Participate at SciPy2013

Apr 24, 2013 by Andy R. Terrel

The early registration deadline is rapidly approaching for SciPy2013, and all our decisions on speakers are out. This year was really tough as we had more submission than ever at a quality that exceeded all my expectations. If you submitted something and haven't heard from us, let me know.

If you missed the deadline for proposals, I want to elaborate on a number of ways you can still participate. While the material for the official program is closed, we have ample opportunities for more spontaneous contributions for all attendees.

  • Join the community
  • Speak at Lightning talks
  • Hack at the sprints
  • Participate in BoFs

Join the community

This year we have a number of opportunities to help get acquainted with learning how to contribute. Starting with two days of beginner tutorials to teach the basic tools of our community and a tutorial on contributing to NumPy, the core of almost all scientific python projects. If you are new to the ecosystem or an old hand needing to know the ends and outs of contribution the tutorials are there to help.

We have teamed up with the Austin PyLadies to present some material on how and why to contribute to open source communities. It's well known that open source communities can be difficult to navigate and folks are not always polite. We hope to show some perspectives on contributing and what to expect.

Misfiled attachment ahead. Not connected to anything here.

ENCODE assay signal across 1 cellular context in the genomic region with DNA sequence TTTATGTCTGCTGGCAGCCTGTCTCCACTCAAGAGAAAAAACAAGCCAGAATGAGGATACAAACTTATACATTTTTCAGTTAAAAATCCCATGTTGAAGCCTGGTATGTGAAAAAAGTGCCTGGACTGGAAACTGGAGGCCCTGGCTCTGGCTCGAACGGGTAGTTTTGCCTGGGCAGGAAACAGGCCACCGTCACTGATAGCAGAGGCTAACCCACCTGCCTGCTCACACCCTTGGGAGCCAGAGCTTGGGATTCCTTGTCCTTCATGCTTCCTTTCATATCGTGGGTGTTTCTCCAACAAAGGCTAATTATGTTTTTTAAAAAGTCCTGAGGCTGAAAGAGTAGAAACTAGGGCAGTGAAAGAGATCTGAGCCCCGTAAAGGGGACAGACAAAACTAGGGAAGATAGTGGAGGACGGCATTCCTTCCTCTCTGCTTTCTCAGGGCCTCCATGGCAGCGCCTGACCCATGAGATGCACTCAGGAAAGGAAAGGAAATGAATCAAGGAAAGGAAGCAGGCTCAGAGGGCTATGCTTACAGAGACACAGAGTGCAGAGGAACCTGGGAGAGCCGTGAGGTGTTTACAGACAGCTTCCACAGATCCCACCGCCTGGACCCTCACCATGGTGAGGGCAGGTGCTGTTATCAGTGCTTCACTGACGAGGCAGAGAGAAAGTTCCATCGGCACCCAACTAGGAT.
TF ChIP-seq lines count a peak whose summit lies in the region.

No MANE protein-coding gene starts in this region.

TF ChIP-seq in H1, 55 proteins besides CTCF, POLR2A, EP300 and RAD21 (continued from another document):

Lightning Talks

While we don't all have a story of printing NumPy arrays to QR codes and scanning them to get around bureaucracy, lightning talks remain one of the most fun parts of the conference. Tell us about your new venture, your craziest hack, your nerdiest tech rant, or whatever you feel best fills your five minutes.

Hack at Sprints

The sprints start Friday and we hope to have a large number of the core projects all come out. In the next week we should have sign ups on the website. Sprints are not only a good time to focus on your project for a few days, it also is a place where the experts in the scientific python will be in the room. Any quick bugs or small details to ask can have a much quicker iteration cycle.

This year we are also encouraging folks to not wait until Friday to start hacking, and I know some of you wouldn't wait anyways. I'm looking at you Fernando, Jake, Wes, .... But this year we will have about 6 break out rooms just right for 4 to 8 people to brainstorm and hack in between things.

Birds of Feathers

This year we have nine time spaces open for Birds of a Feather sessions. I personally find these session the best to discuss ideas with the conference attendees. We will have a sign up on the web soon as well. Some ideas I have floated include: state of the project BoFs discuss the future of many projects, evolution of the publication in the state of open code and data, and best ways for teaching scientist python.